The Chancellor, Philip Hammond, gave what was his first and last Autumn Statement. This time next year the Autumn Statement will become the Autumn Budget, with our first Spring Statement in 2018.
You might be forgiven for thinking this is just a seasonal shift in the announcements, however this is not the case. The Autumn Budget will be the key address for announcements around changes to taxation and fiscal policy. In contrast, the new Spring Statement will be just that, a statement on economic and fiscal performance in line with requirements of the Office for Budget Responsibility (OBR).
Given the content of the last Autumn Statement, many might think that this was the headline grabbing news as the announcements overall seemed a little bland. This might reflect the fact that since Brexit we haven’t seen the economic meltdown some predicated and that overall the economy is not in a bad place, therefore there is no need for a knee jerk reaction.
The focus seemed to be on maintaining our position as the, or one of the, fastest growing major economies, ensuring we continue to improve our overall productivity and that we are an attractive proposition for investment and trade. The key driver for this must be the announcements around increased expenditure in infrastructure especially road, rail, housing and digital connectivity using 5G.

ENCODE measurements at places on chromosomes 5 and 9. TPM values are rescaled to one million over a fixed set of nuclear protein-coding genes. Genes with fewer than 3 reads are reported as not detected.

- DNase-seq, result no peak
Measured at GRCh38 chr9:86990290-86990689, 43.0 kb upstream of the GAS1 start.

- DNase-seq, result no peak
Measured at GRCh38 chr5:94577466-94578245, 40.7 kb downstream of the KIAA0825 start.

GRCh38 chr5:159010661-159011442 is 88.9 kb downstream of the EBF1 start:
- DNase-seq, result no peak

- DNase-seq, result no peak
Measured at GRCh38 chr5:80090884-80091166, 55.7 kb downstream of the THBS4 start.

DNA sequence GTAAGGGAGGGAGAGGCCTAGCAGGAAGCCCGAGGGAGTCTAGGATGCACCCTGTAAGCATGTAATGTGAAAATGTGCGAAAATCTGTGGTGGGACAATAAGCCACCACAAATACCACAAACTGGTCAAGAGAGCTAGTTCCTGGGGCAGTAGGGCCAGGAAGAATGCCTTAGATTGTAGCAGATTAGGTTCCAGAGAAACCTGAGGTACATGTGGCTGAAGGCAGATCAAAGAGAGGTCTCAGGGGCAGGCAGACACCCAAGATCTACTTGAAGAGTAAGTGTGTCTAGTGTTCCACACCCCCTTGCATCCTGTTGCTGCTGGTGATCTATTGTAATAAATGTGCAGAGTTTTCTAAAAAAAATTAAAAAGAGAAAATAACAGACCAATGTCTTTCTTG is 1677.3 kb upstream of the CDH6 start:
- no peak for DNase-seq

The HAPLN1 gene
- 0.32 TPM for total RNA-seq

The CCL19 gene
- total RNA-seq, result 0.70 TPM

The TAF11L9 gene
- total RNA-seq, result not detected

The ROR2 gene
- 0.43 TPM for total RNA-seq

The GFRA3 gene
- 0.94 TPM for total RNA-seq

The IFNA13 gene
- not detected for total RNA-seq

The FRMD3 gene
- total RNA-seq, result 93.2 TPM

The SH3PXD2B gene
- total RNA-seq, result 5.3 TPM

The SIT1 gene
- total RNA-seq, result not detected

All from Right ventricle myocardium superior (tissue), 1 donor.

The Chancellor also outlined financial support for improving productivity with the introduction of the National Productivity Investment Fund. To address the economic imbalance between London and the South East with other parts of the country he pledged financial support for the Northern Powerhouse and the Midlands Engine, along with further support for the development of links between Oxford and Cambridge to capitalise on the scientific and technological advances between the two key University cities.
More rural businesses no doubt will welcome the provision of 100% rates relief for businesses and the announcement that the fuel duty levy has once again been cancelled. Those on the National Living Wage will benefit from the proposed increase from £7.20 to £7.50 in April next year. However and not least for those businesses who have a meaningful workforce on the National Living Wage, including those in the care, hospitality, food and agricultural sectors, the increase could come at a time when they are facing increased input costs generally.
As ever the devil will be in the detail and no doubt over the coming days much time and consideration will be given to the statements made, the press coverage and looking at the small print. Overall the last Autumn Statement certainly wasn’t a swan song. Thought really does turn to next March, with the timing of the Budget likely to coincide with the possible triggering of Article 50 and the UK’s formal declaration to leave the EU.